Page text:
"What on earth are you doing?" demanded a friend of mine on discovering his daughter, back home for the weekend, emptying the contents of his kitchen cupboards into the dustbin. "These arent Fairtrade," she said, "they have to go!"
Something similar has happened in our parish. In September 2005, St Marys Church signed a formal commitment to serve only Fairtrade coffee and tea on its premises; our parishs Fairtrade Certificate can be viewed in the church porch. And with more than half its constituent parishes already signed up, St Edmundsbury is now officially a Fairtrade Diocese
Christians have always been at the forefront of the Fairtrade movement. Traidcraft, with its fairly traded goods, was an early Christian pioneer in the field. Other groups sprang up, internationally, and there was a need to regulate the market. The Fairtrade Foundation is the UK arm of this, and their logo on any goods guarantees that they have been fairly traded.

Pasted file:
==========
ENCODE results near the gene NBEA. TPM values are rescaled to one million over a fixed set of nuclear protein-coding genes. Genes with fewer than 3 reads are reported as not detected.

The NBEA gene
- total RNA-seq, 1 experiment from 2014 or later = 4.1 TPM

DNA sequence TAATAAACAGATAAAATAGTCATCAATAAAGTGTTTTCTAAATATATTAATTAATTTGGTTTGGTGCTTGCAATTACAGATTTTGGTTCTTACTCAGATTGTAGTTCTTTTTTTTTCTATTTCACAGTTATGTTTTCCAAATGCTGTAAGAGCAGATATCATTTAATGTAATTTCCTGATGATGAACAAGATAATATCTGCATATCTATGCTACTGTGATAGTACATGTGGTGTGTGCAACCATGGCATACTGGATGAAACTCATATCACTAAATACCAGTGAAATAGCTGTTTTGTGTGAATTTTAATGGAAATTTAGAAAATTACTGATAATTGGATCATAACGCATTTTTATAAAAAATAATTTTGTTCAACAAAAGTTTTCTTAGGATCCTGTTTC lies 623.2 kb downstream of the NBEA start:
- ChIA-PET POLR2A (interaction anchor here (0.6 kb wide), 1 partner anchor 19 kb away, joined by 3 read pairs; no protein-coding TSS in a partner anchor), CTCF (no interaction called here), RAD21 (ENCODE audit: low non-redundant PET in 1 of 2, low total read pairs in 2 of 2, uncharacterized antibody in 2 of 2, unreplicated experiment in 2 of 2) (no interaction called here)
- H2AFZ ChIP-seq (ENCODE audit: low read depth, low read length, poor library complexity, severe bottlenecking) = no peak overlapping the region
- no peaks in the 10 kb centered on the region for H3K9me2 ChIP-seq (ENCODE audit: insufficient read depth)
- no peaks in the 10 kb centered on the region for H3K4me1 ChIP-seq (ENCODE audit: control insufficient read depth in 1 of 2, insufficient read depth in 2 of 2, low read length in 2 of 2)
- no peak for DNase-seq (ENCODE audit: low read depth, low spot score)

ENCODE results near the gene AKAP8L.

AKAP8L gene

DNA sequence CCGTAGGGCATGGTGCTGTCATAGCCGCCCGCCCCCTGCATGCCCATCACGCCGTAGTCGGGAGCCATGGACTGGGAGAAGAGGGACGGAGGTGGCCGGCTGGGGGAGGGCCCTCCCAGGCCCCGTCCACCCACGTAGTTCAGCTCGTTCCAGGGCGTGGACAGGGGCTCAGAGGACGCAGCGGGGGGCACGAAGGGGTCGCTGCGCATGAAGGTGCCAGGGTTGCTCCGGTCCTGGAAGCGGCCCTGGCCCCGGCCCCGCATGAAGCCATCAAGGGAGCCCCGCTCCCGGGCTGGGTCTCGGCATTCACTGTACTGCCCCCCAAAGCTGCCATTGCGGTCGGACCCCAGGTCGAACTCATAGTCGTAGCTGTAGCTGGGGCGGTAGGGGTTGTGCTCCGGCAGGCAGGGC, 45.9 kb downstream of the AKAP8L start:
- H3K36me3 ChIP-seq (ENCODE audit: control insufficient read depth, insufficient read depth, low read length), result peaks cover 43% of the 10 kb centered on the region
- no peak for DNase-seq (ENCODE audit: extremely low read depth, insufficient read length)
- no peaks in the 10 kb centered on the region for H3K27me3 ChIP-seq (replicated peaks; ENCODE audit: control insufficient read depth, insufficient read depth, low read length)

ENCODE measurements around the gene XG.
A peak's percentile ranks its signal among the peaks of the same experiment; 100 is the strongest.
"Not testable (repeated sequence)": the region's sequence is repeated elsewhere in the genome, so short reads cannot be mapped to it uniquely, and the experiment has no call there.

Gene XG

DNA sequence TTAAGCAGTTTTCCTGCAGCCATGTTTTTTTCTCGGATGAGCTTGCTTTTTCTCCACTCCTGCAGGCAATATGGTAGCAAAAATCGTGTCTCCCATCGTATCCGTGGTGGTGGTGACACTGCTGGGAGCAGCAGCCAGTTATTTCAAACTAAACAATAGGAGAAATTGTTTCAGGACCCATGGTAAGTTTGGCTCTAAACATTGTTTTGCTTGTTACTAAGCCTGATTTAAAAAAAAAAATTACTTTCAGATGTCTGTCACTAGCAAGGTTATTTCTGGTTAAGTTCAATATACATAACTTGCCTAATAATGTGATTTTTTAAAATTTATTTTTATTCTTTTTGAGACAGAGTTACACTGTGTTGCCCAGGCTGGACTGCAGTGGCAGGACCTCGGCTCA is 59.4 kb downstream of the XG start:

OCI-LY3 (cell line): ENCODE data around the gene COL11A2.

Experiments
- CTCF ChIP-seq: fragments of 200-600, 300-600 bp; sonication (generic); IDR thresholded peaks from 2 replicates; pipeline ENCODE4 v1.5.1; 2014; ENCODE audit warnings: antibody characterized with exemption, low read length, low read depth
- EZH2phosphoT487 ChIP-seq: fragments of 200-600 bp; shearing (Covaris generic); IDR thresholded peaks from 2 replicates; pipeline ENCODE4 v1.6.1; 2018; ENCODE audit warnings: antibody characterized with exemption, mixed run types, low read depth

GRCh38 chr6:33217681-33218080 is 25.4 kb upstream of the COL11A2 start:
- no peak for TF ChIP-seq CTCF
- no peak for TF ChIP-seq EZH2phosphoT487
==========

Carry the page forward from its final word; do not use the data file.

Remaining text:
So what is Fairtrade? It means that people in developing countries not only have a foothold in the world market, but are paid fair prices for their goods. They are also given credit, if required, to stabilise their business during poor harvests. Fairtrade promises a long-term relationship of partnership and co-operation, with good working conditions and no child labour. Included in the price is a small premium to be used in the growers community for projects of their own choice.
Does Fairtrade really make a difference? An emphatic YES! The Fairtrade Foundation estimates that it has been hugely beneficial to as many as five million farmers, workers and their families. The Oromia Coffee Co-operative in Ethiopia, for example, has 8,963 farmers who are Fairtrade certified, producing 3,000 tonnes of coffee a year.
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